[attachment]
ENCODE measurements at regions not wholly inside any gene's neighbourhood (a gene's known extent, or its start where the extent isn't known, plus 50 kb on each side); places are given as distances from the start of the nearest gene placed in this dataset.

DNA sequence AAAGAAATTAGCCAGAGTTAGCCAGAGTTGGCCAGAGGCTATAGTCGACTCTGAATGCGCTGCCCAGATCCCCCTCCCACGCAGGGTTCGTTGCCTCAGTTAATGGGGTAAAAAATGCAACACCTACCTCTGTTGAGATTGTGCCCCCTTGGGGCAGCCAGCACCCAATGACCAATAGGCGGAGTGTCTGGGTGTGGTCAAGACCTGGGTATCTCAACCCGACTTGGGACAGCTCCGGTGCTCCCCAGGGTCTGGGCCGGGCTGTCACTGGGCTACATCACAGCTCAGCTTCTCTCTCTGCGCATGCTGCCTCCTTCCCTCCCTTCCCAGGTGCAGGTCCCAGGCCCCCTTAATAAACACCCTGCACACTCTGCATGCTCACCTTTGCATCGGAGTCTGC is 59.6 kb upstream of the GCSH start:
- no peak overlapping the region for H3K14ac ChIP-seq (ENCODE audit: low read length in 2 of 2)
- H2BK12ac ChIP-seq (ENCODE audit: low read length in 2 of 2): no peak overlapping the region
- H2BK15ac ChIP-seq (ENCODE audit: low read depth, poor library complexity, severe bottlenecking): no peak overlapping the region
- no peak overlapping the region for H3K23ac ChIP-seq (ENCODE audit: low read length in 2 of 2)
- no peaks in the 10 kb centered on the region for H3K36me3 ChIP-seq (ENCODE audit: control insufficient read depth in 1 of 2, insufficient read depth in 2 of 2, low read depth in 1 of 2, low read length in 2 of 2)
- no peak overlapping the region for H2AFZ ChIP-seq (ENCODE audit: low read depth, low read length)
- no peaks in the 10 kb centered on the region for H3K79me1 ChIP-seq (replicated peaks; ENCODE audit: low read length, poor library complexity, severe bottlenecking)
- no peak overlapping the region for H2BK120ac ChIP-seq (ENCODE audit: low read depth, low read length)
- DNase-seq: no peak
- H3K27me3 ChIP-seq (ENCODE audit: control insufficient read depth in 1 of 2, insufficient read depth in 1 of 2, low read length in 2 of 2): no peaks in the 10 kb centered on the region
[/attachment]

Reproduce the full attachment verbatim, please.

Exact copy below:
ENCODE measurements at regions not wholly inside any gene's neighbourhood (a gene's known extent, or its start where the extent isn't known, plus 50 kb on each side); places are given as distances from the start of the nearest gene placed in this dataset.

DNA sequence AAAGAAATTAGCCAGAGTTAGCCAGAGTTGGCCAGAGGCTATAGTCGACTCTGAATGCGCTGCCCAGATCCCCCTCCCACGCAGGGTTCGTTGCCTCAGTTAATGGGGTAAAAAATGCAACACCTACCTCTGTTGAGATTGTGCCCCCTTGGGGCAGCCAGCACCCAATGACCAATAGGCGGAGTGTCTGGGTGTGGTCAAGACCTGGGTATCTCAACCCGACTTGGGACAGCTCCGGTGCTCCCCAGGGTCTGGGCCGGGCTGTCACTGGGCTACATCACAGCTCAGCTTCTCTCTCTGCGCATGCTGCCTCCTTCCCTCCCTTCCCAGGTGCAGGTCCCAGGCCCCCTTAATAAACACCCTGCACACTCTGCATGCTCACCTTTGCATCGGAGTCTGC is 59.6 kb upstream of the GCSH start:
- no peak overlapping the region for H3K14ac ChIP-seq (ENCODE audit: low read length in 2 of 2)
- H2BK12ac ChIP-seq (ENCODE audit: low read length in 2 of 2): no peak overlapping the region
- H2BK15ac ChIP-seq (ENCODE audit: low read depth, poor library complexity, severe bottlenecking): no peak overlapping the region
- no peak overlapping the region for H3K23ac ChIP-seq (ENCODE audit: low read length in 2 of 2)
- no peaks in the 10 kb centered on the region for H3K36me3 ChIP-seq (ENCODE audit: control insufficient read depth in 1 of 2, insufficient read depth in 2 of 2, low read depth in 1 of 2, low read length in 2 of 2)
- no peak overlapping the region for H2AFZ ChIP-seq (ENCODE audit: low read depth, low read length)
- no peaks in the 10 kb centered on the region for H3K79me1 ChIP-seq (replicated peaks; ENCODE audit: low read length, poor library complexity, severe bottlenecking)
- no peak overlapping the region for H2BK120ac ChIP-seq (ENCODE audit: low read depth, low read length)
- DNase-seq: no peak
- H3K27me3 ChIP-seq (ENCODE audit: control insufficient read depth in 1 of 2, insufficient read depth in 1 of 2, low read length in 2 of 2): no peaks in the 10 kb centered on the region